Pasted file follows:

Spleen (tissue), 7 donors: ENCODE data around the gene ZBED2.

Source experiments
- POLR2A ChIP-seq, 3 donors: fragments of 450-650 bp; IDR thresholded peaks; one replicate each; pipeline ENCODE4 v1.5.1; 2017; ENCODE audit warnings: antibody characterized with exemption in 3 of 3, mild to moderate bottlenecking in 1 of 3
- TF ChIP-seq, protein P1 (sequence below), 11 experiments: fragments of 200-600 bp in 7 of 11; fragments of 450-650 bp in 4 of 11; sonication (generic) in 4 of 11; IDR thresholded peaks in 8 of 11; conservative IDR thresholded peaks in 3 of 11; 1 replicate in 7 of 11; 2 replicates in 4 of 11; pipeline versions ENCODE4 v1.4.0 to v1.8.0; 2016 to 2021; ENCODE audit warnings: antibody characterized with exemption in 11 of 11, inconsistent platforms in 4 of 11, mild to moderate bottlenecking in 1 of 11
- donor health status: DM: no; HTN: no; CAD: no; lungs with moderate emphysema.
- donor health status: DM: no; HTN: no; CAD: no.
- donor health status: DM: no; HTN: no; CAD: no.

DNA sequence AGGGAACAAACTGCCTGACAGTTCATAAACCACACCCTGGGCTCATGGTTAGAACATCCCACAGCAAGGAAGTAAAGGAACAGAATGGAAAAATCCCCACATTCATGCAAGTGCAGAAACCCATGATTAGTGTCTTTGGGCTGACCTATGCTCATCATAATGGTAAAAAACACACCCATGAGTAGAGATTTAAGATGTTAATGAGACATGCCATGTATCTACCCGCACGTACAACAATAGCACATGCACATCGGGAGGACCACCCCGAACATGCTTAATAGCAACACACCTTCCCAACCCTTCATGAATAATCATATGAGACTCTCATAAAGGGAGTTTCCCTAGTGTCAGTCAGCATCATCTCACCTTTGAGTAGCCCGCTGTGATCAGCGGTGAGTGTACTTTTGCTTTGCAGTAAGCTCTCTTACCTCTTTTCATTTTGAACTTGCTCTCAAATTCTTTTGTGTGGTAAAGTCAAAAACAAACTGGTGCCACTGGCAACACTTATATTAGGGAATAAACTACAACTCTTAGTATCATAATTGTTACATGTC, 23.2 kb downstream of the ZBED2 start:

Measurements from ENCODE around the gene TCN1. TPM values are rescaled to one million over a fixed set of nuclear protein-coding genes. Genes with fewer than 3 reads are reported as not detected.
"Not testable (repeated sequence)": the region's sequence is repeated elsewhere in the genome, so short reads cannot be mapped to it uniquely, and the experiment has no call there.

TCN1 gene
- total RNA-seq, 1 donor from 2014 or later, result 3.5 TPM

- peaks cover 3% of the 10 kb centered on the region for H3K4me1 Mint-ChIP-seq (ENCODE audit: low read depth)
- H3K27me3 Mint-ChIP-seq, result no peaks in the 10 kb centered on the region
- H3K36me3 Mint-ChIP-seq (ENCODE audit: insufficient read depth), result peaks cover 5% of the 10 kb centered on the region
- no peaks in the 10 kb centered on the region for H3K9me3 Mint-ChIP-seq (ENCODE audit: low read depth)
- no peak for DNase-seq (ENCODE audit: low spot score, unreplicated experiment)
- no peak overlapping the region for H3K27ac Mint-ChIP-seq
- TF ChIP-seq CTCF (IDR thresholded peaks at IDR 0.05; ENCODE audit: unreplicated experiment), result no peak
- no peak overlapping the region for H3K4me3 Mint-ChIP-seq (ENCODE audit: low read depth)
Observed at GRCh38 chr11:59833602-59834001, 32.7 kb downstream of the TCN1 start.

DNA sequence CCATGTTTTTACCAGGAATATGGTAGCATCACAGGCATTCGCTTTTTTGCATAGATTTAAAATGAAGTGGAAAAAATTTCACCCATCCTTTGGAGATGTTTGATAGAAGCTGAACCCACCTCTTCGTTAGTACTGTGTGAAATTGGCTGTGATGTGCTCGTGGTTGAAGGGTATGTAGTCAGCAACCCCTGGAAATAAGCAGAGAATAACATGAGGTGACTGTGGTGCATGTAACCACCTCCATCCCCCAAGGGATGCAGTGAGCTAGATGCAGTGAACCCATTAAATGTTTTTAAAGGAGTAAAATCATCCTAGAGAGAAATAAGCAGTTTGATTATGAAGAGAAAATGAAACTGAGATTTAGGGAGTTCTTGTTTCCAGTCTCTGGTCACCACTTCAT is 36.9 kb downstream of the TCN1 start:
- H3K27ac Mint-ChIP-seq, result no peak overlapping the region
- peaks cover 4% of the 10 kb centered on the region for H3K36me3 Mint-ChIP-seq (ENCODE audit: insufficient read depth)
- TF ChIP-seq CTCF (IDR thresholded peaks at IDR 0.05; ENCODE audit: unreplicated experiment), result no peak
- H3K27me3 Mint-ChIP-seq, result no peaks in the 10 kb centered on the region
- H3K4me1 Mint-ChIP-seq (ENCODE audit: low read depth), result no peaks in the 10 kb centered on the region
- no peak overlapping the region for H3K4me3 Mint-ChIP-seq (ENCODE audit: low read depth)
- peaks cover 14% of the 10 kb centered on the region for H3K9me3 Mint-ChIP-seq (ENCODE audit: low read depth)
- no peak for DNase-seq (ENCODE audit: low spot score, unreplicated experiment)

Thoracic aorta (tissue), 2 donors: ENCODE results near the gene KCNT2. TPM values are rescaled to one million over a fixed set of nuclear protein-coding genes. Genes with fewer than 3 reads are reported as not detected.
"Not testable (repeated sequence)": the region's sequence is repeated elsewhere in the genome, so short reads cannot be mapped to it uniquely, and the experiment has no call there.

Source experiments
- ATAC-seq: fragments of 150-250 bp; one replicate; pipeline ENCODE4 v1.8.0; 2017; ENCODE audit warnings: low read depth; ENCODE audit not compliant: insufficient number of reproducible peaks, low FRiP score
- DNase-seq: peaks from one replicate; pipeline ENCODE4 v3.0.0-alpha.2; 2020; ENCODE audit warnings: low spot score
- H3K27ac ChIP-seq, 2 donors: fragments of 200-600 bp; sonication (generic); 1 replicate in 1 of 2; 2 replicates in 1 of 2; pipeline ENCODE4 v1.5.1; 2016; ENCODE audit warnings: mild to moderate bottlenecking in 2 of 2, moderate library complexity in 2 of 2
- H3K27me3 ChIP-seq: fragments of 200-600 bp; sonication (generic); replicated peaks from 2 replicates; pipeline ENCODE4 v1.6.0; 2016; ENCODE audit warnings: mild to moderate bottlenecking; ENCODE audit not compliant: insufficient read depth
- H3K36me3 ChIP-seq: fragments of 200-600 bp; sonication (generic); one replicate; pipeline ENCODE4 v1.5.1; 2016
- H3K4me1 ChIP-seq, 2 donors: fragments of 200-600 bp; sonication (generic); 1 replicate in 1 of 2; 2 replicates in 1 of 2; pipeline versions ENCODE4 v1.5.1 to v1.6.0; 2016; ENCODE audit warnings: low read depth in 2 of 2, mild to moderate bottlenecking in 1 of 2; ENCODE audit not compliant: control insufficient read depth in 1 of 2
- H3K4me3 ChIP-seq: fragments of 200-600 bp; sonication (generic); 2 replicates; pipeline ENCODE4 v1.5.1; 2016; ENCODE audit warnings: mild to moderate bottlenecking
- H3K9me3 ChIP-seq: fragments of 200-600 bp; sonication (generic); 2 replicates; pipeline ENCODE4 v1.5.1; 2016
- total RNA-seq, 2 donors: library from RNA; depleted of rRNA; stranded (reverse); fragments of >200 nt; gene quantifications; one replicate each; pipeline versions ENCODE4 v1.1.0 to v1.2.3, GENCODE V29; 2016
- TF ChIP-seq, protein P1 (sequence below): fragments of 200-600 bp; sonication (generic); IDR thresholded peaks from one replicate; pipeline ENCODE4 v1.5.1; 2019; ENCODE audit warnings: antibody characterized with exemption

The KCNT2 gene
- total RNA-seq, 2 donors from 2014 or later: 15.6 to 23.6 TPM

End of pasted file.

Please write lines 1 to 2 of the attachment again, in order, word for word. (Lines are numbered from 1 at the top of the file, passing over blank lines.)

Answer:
Spleen (tissue), 7 donors: ENCODE data around the gene ZBED2.

Source experiments